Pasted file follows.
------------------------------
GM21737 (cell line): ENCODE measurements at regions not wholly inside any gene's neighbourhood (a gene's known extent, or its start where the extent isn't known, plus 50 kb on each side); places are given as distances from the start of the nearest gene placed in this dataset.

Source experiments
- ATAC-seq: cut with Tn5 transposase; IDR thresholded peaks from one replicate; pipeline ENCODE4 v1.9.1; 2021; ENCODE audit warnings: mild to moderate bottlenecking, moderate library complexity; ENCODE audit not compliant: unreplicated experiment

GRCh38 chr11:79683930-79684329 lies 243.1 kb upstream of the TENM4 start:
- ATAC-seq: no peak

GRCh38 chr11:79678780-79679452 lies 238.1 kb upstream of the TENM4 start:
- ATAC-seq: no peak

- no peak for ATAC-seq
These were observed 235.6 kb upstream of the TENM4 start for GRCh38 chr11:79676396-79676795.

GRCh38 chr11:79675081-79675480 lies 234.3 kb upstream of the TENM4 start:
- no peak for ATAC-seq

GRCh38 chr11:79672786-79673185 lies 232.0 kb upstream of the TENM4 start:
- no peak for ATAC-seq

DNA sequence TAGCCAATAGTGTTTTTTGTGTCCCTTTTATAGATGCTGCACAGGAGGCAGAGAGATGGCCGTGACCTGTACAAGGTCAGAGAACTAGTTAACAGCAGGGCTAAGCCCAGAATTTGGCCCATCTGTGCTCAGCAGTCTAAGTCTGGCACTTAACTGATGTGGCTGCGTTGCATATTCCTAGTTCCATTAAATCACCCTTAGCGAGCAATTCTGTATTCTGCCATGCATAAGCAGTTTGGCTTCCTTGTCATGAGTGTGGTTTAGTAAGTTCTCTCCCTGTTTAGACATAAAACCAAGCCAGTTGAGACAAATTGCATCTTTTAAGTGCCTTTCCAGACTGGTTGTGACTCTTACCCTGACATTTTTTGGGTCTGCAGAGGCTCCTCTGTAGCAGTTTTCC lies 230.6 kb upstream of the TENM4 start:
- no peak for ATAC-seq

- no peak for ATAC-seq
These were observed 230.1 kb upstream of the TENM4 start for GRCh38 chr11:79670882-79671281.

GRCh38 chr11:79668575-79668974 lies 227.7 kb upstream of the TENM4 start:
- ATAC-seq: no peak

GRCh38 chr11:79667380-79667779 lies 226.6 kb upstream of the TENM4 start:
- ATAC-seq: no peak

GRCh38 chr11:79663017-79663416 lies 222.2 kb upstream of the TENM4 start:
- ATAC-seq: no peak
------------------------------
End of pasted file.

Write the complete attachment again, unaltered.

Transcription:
GM21737 (cell line): ENCODE measurements at regions not wholly inside any gene's neighbourhood (a gene's known extent, or its start where the extent isn't known, plus 50 kb on each side); places are given as distances from the start of the nearest gene placed in this dataset.

Source experiments
- ATAC-seq: cut with Tn5 transposase; IDR thresholded peaks from one replicate; pipeline ENCODE4 v1.9.1; 2021; ENCODE audit warnings: mild to moderate bottlenecking, moderate library complexity; ENCODE audit not compliant: unreplicated experiment

GRCh38 chr11:79683930-79684329 lies 243.1 kb upstream of the TENM4 start:
- ATAC-seq: no peak

GRCh38 chr11:79678780-79679452 lies 238.1 kb upstream of the TENM4 start:
- ATAC-seq: no peak

- no peak for ATAC-seq
These were observed 235.6 kb upstream of the TENM4 start for GRCh38 chr11:79676396-79676795.

GRCh38 chr11:79675081-79675480 lies 234.3 kb upstream of the TENM4 start:
- no peak for ATAC-seq

GRCh38 chr11:79672786-79673185 lies 232.0 kb upstream of the TENM4 start:
- no peak for ATAC-seq

DNA sequence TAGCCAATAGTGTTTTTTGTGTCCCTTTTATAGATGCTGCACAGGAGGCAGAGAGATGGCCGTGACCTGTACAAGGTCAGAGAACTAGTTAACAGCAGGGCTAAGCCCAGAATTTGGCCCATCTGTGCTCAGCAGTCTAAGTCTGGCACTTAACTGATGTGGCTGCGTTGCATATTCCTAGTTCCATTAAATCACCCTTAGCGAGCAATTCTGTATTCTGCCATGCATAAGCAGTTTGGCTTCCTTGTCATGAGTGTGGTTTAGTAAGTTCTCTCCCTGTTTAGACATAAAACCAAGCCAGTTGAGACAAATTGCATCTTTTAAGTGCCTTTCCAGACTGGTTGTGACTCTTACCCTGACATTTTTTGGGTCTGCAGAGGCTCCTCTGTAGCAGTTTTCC lies 230.6 kb upstream of the TENM4 start:
- no peak for ATAC-seq

- no peak for ATAC-seq
These were observed 230.1 kb upstream of the TENM4 start for GRCh38 chr11:79670882-79671281.

GRCh38 chr11:79668575-79668974 lies 227.7 kb upstream of the TENM4 start:
- ATAC-seq: no peak

GRCh38 chr11:79667380-79667779 lies 226.6 kb upstream of the TENM4 start:
- ATAC-seq: no peak

GRCh38 chr11:79663017-79663416 lies 222.2 kb upstream of the TENM4 start:
- ATAC-seq: no peak